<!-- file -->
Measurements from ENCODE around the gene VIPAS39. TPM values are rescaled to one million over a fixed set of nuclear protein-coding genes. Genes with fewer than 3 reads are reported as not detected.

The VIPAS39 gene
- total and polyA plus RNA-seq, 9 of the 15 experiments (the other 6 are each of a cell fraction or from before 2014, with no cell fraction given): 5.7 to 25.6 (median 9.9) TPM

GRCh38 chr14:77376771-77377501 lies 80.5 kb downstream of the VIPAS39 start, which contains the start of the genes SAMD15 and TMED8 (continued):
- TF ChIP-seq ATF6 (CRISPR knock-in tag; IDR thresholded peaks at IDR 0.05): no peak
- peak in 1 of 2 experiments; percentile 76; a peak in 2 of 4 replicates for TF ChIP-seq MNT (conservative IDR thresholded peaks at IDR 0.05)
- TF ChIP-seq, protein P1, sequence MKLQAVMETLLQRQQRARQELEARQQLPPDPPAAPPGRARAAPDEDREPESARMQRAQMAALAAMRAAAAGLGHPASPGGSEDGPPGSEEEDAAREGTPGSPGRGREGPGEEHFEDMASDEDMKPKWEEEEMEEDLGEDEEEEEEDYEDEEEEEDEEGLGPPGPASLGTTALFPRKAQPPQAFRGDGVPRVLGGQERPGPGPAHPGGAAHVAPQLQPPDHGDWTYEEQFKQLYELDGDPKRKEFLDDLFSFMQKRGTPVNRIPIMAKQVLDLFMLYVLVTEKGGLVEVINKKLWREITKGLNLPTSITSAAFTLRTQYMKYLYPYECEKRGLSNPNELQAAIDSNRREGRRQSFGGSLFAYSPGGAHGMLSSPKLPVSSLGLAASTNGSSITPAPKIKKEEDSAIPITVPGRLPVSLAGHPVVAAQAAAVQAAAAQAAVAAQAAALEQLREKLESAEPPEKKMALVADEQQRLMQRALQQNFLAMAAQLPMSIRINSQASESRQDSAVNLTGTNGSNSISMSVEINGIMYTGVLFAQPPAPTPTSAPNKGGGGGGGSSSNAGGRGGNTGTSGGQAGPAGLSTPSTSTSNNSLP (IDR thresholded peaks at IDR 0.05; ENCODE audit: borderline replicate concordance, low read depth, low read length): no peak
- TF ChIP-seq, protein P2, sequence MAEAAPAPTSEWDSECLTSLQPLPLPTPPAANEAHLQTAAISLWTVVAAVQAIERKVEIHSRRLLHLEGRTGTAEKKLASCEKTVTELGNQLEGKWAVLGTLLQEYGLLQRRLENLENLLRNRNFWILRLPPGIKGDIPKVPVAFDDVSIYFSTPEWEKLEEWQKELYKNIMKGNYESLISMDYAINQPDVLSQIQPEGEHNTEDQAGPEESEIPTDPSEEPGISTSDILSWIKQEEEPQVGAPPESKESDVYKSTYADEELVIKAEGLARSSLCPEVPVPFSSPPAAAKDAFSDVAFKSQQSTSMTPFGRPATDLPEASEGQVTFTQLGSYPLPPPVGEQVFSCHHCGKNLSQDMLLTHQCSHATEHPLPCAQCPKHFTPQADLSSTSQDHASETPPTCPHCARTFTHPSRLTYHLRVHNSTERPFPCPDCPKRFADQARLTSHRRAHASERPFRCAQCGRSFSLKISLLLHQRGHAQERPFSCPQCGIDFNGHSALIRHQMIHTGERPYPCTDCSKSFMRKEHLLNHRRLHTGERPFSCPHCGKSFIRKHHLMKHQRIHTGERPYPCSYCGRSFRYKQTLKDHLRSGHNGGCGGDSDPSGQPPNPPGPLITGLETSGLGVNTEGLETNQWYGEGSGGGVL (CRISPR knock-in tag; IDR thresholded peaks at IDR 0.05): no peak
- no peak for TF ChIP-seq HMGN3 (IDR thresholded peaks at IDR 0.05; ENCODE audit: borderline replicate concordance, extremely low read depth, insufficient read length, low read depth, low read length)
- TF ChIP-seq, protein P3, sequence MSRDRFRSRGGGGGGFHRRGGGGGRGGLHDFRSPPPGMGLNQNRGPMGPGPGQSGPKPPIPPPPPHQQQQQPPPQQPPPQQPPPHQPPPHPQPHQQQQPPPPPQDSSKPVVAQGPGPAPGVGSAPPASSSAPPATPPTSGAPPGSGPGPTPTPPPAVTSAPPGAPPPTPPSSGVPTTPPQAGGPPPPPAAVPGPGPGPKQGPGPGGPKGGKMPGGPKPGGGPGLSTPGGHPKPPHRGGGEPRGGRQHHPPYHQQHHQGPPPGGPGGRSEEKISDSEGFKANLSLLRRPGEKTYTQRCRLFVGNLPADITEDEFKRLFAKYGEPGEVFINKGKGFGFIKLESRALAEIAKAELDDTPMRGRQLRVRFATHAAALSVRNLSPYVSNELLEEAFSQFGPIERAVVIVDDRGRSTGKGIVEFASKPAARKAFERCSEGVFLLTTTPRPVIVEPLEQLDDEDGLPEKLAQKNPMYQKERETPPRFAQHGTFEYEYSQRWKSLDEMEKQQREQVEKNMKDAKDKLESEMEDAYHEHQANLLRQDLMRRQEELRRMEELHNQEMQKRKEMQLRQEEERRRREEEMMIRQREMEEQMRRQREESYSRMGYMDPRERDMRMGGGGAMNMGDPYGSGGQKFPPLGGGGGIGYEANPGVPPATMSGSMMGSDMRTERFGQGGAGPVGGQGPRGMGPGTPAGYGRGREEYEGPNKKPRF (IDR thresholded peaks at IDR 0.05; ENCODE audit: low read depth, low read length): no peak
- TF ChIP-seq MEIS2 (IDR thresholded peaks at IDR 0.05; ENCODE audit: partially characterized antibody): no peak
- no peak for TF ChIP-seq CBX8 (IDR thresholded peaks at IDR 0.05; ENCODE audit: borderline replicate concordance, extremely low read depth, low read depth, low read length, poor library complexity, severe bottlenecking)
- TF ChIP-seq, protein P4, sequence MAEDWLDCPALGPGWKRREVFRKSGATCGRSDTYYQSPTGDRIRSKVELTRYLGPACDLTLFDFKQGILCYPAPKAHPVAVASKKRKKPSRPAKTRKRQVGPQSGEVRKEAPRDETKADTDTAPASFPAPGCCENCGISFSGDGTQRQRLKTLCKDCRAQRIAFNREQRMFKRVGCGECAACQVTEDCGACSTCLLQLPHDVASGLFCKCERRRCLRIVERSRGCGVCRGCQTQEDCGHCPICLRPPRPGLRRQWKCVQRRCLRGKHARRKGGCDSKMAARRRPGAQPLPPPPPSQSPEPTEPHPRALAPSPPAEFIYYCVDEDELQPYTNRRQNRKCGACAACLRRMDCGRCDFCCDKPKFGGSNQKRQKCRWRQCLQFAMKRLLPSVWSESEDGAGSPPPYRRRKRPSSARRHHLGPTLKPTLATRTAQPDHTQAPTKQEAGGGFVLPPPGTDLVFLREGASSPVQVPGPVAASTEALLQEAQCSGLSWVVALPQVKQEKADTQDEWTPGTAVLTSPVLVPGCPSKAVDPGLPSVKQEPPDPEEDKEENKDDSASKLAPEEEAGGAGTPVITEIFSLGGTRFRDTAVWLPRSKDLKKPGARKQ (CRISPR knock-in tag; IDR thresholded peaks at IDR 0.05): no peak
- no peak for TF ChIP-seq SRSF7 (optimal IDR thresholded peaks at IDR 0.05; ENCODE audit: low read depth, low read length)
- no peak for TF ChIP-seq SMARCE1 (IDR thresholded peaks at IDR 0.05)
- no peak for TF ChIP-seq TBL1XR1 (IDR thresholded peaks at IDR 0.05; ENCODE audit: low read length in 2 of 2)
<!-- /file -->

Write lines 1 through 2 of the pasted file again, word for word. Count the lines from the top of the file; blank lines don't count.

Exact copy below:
Measurements from ENCODE around the gene VIPAS39. TPM values are rescaled to one million over a fixed set of nuclear protein-coding genes. Genes with fewer than 3 reads are reported as not detected.

The VIPAS39 gene